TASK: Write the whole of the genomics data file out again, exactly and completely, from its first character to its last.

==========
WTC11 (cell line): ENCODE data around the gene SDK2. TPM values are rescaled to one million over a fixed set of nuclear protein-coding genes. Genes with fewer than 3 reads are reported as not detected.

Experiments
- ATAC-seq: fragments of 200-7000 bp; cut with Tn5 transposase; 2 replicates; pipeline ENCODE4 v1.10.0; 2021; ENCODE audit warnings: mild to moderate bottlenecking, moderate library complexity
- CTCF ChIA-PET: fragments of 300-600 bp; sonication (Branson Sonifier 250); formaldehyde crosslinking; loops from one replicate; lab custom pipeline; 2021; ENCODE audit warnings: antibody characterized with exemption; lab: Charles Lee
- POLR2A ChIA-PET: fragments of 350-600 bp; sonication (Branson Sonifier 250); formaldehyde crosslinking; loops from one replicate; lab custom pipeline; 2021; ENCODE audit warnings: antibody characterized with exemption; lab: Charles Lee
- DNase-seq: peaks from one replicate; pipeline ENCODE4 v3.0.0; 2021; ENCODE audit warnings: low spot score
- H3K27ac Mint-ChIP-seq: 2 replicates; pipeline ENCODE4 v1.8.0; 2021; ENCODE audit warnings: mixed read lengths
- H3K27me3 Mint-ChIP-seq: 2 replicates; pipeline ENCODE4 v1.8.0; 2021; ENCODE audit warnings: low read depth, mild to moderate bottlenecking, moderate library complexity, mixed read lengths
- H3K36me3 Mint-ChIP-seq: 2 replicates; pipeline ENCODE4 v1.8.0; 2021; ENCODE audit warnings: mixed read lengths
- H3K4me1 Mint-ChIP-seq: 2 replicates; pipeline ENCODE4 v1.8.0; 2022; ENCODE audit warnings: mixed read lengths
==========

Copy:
WTC11 (cell line): ENCODE data around the gene SDK2. TPM values are rescaled to one million over a fixed set of nuclear protein-coding genes. Genes with fewer than 3 reads are reported as not detected.

Experiments
- ATAC-seq: fragments of 200-7000 bp; cut with Tn5 transposase; 2 replicates; pipeline ENCODE4 v1.10.0; 2021; ENCODE audit warnings: mild to moderate bottlenecking, moderate library complexity
- CTCF ChIA-PET: fragments of 300-600 bp; sonication (Branson Sonifier 250); formaldehyde crosslinking; loops from one replicate; lab custom pipeline; 2021; ENCODE audit warnings: antibody characterized with exemption; lab: Charles Lee
- POLR2A ChIA-PET: fragments of 350-600 bp; sonication (Branson Sonifier 250); formaldehyde crosslinking; loops from one replicate; lab custom pipeline; 2021; ENCODE audit warnings: antibody characterized with exemption; lab: Charles Lee
- DNase-seq: peaks from one replicate; pipeline ENCODE4 v3.0.0; 2021; ENCODE audit warnings: low spot score
- H3K27ac Mint-ChIP-seq: 2 replicates; pipeline ENCODE4 v1.8.0; 2021; ENCODE audit warnings: mixed read lengths
- H3K27me3 Mint-ChIP-seq: 2 replicates; pipeline ENCODE4 v1.8.0; 2021; ENCODE audit warnings: low read depth, mild to moderate bottlenecking, moderate library complexity, mixed read lengths
- H3K36me3 Mint-ChIP-seq: 2 replicates; pipeline ENCODE4 v1.8.0; 2021; ENCODE audit warnings: mixed read lengths
- H3K4me1 Mint-ChIP-seq: 2 replicates; pipeline ENCODE4 v1.8.0; 2022; ENCODE audit warnings: mixed read lengths